The thing is, I'm hopeless at spotting when romance is in the air, and I'm incredibly shy when it comes to the mating game, and this means I rarely spot when someone is fluttering their eyelashes at me in that special way... until too late. I have no idea if Tani was just being friendly, was interested in simply chatting to a visitor to her country, or had more subtle plans of her own, but something didn't feel right. As soon as I dumped my bag, washed off the journey and lay down to sleep, I started worrying about the next day. The thought of spending an afternoon with a pretty local girl, speaking French and suffering through a combination of language difficulties and cultural differences, scared the hell out of me, and I didn't know what to do. Perhaps she wouldn't turn up? Perhaps it would be fine? Perhaps we'd just grab a cup of coffee, make polite conversation and leave it at that? Maybe she'd bring a friend to soften the blow? Who knows, but the shy part of me didn't relish finding out. I've always loathed the dating game; to have to go through it in French was too much to bear, even if it turned out to be just my paranoia.
Three o'clock came and went, and by four o'clock I was sagging with relief; it looked like I'd been stood up, so I just sat out in the courtyard of the Fondation Charles Dufour, the lovely little hostel I'd chosen, and chatted to the others staying there. It looked as if I was going to get out of my obligations without losing face, but then Tani walked in, and I clammed up.
Luckily it turned out that Tani knew one of the guys who worked at the fondation, so they chatted away in French while I sat there, a polite smile fixed on my face as conversation flew around me without dropping any hints as to its content. I said my pleasantries and basically did my best, but my French wasn't good enough to know whether Tani was dropping hints or not. She kept saying she'd just been to the local salon du thé and that it was very nice, which could have been polite conversation, or it could have been a hint that we could go there for a cuppa and a natter. I had no idea what to do, so avoiding the issue completely I just sat there, grinned my nervous and slightly stupid grin, and probably looked for all the world like a nervous rabbit caught in the headlights of an oncoming truck. It's how I felt, anyway.
After a while Tani asked me what I was doing that night, and I used the excuse I'd prepared in cahoots with two English girls who were sharing the dormitory, and in whom I'd confided my concerns (because, interestingly, they had a guy supposedly visiting them the next day as well, and they felt the same way as I did). One of the girls, Lara, was ill with a throat infection, and the other, Clare, spoke no French, so I told Tani I'd offered to take Clare out to a restaurant so she wouldn't struggle with the language on her first night in Burkina. This seemed to do the trick without causing too much offence, though Tani looked disappointed; she soon said she had to go back to her hotel to take a shower, and we said our goodbyes with a shake of the hand and an enchanté or two, and a tentative 'À demain?' from Tani. I replied with an inshallah and let her go, feeling utterly guilty and wholly confused. Was I being rude? I have no idea, but I felt like I'd just chucked someone. What a palaver.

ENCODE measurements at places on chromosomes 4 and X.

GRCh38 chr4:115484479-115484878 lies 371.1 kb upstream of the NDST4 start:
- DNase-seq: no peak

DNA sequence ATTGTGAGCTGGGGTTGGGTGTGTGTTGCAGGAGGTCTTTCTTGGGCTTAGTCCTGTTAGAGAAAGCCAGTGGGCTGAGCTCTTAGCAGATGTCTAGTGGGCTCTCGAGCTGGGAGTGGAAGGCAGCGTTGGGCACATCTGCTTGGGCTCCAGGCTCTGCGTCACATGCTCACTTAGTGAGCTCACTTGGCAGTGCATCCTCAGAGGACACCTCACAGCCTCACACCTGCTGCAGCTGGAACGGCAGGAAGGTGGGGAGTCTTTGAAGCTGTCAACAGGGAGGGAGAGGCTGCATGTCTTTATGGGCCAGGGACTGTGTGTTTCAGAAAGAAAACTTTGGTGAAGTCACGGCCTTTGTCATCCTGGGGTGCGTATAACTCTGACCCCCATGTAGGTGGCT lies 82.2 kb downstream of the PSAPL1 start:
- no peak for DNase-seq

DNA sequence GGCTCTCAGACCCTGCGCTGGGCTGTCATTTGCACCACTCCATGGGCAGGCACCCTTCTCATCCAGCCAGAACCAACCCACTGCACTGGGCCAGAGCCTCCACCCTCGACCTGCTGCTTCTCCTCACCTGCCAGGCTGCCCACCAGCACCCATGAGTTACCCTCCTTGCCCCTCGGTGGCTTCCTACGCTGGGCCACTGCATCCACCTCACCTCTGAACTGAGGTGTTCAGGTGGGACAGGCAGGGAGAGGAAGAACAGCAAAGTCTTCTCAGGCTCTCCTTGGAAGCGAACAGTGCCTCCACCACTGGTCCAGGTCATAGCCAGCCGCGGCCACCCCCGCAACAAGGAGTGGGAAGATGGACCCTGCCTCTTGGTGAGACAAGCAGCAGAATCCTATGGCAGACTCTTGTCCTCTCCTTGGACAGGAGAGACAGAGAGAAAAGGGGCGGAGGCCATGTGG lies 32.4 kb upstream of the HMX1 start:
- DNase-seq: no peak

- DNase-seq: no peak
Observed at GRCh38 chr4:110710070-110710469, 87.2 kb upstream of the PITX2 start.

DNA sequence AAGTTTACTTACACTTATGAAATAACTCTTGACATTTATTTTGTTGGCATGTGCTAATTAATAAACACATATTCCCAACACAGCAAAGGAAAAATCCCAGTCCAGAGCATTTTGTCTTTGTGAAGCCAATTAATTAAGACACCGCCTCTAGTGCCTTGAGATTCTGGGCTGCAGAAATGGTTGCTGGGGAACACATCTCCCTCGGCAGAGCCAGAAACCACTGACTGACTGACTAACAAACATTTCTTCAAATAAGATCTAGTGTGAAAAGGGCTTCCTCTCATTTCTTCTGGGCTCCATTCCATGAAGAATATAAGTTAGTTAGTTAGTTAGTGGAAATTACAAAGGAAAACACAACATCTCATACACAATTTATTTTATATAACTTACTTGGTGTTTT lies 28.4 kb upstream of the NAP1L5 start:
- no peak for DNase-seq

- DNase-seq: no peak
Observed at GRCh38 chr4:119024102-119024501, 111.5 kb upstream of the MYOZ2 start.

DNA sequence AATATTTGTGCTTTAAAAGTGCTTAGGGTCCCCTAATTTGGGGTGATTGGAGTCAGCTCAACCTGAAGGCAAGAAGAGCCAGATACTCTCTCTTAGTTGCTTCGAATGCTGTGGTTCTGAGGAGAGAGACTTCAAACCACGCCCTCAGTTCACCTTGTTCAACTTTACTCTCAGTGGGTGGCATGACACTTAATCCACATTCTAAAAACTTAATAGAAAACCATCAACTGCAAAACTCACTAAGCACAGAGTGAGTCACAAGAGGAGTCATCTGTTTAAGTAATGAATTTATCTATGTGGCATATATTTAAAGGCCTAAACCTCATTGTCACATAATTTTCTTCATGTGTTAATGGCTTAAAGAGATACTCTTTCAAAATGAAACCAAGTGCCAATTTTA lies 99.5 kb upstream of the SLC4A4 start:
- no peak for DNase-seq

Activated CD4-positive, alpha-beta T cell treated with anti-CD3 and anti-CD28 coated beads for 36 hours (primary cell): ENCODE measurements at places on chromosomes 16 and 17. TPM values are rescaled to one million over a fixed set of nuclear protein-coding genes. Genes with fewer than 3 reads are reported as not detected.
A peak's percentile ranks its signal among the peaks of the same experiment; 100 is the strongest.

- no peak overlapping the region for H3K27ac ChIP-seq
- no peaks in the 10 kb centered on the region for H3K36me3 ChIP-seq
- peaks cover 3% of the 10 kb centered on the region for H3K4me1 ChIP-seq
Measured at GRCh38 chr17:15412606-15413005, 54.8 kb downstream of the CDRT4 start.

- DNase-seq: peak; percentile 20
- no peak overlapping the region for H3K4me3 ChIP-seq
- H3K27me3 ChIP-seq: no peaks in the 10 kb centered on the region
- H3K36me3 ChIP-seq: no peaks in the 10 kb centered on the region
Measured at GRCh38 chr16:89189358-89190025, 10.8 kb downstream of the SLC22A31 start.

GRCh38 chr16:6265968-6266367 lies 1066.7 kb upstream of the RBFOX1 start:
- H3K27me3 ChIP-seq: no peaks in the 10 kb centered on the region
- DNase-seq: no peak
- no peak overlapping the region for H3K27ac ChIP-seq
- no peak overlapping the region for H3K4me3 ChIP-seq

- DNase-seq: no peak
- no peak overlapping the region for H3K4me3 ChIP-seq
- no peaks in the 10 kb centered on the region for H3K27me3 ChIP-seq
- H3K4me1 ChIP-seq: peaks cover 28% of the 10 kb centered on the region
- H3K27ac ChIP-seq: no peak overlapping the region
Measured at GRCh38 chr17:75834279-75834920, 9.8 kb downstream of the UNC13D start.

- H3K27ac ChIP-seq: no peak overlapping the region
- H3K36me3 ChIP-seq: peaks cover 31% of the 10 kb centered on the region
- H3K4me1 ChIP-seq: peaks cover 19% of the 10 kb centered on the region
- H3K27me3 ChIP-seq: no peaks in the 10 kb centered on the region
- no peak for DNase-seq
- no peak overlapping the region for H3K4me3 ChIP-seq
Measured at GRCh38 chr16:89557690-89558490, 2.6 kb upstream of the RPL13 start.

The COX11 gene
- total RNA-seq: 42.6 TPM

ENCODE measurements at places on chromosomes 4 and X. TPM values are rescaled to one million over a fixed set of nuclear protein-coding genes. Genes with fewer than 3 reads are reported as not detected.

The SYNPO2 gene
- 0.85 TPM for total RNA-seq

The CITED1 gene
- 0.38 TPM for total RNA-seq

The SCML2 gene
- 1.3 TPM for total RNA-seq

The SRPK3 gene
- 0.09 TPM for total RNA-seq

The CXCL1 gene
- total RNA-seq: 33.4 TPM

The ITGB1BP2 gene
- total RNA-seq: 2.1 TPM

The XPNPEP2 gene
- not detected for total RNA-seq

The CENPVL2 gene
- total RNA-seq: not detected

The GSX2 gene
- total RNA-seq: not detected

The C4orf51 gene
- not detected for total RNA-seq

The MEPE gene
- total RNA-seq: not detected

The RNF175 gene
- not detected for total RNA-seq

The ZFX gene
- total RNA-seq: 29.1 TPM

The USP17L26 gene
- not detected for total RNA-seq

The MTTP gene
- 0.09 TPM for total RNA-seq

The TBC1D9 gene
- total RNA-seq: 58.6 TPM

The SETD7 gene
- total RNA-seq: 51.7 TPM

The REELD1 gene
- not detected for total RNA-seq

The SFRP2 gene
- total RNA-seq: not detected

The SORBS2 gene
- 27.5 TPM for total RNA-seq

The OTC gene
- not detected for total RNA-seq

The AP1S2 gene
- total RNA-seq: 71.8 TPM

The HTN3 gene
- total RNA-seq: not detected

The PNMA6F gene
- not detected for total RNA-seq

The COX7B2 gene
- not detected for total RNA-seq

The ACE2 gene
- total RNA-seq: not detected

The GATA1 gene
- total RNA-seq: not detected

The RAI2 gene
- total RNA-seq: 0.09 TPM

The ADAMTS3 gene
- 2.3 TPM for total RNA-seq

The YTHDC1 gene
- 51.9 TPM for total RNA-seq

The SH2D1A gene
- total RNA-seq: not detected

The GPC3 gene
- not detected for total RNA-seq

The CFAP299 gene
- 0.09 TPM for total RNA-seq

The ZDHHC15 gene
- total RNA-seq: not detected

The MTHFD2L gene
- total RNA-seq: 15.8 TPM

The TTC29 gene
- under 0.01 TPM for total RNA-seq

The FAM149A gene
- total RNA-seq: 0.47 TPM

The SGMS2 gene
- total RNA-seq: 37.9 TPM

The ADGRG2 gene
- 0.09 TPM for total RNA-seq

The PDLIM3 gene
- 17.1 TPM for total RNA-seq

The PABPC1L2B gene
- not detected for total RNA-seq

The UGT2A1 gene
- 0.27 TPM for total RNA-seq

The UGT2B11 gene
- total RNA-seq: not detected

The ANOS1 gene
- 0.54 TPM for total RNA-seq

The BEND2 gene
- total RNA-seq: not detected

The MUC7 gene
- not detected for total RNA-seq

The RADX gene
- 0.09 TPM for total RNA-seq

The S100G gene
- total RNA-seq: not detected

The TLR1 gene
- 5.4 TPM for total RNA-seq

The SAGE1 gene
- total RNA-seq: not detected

I also realised that if this had been an English-speaking country, there would have been absolutely no problem. I'd have gone out for a cup of tea with her without thinking about it, because I'd have known the score... and if things had got a little weird, I'd have been able to explain all about my girlfriend (who often graduates into a fiancée or even a wife when I'm travelling, as it's simpler that way) and I wouldn't have felt so bad. As it was, it felt like I was playing Russian roulette in Russian, and I don't even like vodka.
The next day Tani popped round again, but this time I shamefully hid in the dormitory while one of the girls said I wasn't in. All I could think of was getting my Ghanaian visa and heading to a country where daily communication would be in English. Evidently my Francophone days are numbered; French might be the language of love, but I've never been terribly fluent in either of them...